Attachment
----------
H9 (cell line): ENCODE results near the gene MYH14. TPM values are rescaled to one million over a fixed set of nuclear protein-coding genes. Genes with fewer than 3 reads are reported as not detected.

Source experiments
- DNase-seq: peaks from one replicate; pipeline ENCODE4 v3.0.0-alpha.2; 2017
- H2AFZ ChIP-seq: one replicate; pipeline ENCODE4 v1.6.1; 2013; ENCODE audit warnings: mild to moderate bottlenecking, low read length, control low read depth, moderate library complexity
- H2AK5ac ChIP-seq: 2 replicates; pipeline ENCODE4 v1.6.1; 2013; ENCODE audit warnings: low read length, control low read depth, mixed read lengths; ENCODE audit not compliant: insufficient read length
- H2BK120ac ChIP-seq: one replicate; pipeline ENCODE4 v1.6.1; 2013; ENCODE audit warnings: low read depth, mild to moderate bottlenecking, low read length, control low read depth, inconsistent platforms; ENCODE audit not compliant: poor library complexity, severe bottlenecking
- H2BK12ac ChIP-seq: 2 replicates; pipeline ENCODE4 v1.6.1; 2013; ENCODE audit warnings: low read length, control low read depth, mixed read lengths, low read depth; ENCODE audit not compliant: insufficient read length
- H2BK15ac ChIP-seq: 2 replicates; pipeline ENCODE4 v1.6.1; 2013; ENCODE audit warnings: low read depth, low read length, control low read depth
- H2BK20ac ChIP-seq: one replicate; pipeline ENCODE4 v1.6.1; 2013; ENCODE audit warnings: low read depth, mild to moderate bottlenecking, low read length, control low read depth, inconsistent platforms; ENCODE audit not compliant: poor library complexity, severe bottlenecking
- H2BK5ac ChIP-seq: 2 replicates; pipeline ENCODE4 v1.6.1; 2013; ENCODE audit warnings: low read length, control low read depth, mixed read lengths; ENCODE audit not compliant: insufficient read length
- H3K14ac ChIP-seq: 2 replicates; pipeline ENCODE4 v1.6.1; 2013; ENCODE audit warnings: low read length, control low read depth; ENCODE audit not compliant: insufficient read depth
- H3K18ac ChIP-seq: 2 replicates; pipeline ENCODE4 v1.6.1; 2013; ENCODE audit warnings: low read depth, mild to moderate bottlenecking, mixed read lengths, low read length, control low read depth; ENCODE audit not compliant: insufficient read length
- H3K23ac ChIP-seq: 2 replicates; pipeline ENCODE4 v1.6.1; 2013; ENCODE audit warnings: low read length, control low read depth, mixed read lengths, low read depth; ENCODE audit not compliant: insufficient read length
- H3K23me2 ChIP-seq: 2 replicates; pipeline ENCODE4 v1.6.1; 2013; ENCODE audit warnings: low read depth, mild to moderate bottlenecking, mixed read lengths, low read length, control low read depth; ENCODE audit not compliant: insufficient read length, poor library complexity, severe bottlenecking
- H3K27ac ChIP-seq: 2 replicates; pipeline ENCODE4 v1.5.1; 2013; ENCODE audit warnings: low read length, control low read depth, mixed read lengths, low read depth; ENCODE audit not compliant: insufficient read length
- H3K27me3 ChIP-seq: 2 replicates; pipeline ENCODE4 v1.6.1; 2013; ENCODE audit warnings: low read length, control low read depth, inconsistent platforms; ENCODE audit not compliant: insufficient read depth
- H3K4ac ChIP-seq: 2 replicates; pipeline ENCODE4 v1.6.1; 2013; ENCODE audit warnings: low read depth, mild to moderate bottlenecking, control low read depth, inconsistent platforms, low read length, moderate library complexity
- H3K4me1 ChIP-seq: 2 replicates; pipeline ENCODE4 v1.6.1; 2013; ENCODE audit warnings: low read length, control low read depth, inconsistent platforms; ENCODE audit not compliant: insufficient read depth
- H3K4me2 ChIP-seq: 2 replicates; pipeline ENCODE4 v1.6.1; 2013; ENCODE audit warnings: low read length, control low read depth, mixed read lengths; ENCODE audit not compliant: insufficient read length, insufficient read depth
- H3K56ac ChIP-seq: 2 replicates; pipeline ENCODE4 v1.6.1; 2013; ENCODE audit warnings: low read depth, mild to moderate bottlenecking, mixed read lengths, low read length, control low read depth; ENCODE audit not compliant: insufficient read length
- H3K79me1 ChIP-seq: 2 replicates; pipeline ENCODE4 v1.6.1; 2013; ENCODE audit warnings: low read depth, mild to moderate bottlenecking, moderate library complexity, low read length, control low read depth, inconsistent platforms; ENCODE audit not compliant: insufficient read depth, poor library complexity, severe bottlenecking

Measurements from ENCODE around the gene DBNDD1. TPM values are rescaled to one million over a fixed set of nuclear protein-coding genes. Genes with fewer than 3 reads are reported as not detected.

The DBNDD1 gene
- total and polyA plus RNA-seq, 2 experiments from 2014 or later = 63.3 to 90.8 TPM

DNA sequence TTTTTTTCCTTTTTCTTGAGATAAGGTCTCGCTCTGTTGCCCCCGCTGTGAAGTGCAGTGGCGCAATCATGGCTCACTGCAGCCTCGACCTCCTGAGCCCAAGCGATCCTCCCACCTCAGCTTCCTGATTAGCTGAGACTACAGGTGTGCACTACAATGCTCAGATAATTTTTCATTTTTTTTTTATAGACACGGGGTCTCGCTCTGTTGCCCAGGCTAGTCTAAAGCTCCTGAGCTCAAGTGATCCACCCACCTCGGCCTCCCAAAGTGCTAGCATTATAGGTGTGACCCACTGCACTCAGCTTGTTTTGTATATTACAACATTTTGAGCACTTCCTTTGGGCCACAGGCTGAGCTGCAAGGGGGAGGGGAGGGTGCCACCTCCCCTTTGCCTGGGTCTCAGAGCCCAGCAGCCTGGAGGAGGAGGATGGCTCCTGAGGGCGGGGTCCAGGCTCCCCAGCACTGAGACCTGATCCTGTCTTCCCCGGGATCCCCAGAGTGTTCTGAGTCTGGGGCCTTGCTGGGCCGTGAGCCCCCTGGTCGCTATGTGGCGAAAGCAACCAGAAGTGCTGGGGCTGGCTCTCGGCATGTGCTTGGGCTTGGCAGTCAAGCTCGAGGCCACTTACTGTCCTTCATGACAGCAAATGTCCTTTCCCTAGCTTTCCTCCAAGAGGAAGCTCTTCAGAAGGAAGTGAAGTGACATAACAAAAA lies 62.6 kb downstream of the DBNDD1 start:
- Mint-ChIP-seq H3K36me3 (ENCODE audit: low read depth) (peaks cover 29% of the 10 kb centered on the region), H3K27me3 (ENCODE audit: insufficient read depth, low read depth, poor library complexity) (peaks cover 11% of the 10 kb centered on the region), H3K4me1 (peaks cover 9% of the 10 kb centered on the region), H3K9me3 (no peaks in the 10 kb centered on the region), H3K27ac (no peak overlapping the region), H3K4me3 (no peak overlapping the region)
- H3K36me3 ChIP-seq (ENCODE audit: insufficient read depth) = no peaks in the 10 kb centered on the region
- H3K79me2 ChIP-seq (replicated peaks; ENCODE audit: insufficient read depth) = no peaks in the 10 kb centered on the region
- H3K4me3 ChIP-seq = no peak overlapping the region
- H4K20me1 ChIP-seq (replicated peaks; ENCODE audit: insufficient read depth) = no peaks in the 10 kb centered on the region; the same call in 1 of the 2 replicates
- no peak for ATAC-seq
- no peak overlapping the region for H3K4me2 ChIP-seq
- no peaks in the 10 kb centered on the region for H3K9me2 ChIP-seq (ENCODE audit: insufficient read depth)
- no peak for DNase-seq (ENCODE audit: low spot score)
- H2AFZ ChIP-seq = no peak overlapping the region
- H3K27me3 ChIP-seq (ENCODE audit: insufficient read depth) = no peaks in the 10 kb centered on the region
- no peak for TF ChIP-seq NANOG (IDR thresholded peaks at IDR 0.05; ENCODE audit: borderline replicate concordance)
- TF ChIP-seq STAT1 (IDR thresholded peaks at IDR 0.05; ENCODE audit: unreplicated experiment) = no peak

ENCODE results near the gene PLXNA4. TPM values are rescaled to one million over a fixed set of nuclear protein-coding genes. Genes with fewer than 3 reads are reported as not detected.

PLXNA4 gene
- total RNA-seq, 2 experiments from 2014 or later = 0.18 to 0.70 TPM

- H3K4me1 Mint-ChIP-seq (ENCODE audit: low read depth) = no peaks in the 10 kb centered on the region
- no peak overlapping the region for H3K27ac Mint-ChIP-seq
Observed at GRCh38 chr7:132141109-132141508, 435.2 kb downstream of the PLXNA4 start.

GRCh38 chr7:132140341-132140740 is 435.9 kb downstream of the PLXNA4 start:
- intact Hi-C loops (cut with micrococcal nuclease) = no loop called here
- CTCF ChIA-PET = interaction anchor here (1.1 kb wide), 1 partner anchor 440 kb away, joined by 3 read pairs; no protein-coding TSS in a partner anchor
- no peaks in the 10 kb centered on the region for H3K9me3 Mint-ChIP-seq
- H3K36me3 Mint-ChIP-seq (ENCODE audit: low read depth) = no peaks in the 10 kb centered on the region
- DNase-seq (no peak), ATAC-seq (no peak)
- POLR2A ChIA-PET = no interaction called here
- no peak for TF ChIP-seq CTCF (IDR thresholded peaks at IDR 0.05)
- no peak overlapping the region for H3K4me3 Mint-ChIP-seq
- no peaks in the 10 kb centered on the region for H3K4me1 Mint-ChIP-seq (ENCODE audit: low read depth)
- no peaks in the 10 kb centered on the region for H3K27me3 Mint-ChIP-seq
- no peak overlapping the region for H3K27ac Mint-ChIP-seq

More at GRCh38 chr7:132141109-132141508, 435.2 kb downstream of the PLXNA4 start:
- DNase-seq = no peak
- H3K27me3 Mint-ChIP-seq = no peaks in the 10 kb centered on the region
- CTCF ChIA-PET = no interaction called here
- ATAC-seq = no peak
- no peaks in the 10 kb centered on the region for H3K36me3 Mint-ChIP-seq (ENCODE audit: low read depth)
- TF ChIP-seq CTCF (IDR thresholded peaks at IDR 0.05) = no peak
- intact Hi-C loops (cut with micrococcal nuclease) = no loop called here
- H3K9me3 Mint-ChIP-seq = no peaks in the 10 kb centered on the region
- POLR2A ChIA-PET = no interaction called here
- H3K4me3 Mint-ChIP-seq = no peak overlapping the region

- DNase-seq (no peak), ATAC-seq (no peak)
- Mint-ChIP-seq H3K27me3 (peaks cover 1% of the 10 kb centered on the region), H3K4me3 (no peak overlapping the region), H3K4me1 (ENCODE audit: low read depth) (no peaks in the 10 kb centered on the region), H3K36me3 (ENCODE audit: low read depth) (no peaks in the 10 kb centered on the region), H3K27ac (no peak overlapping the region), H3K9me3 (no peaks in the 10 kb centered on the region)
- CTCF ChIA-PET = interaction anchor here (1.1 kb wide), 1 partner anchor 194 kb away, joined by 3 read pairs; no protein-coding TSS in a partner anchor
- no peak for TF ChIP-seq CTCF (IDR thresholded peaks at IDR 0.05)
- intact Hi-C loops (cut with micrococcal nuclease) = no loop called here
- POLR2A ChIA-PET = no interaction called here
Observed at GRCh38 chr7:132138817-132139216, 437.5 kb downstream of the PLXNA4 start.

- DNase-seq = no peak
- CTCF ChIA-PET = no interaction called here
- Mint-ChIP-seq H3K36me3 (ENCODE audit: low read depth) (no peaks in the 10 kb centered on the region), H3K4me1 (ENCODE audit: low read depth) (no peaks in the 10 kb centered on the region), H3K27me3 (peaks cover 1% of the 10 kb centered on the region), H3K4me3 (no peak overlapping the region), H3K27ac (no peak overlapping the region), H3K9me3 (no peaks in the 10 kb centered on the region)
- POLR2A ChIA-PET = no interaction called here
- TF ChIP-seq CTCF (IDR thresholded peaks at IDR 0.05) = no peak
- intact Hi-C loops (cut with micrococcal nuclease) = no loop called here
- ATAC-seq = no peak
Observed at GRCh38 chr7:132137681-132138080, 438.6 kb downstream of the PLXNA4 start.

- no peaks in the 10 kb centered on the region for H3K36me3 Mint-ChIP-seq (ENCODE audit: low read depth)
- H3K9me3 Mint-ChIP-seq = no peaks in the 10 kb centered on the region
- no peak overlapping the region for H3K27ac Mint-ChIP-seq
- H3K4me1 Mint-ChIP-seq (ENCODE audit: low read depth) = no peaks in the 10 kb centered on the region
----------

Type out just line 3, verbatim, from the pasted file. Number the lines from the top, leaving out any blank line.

- DNase-seq: peaks from one replicate; pipeline ENCODE4 v3.0.0-alpha.2; 2017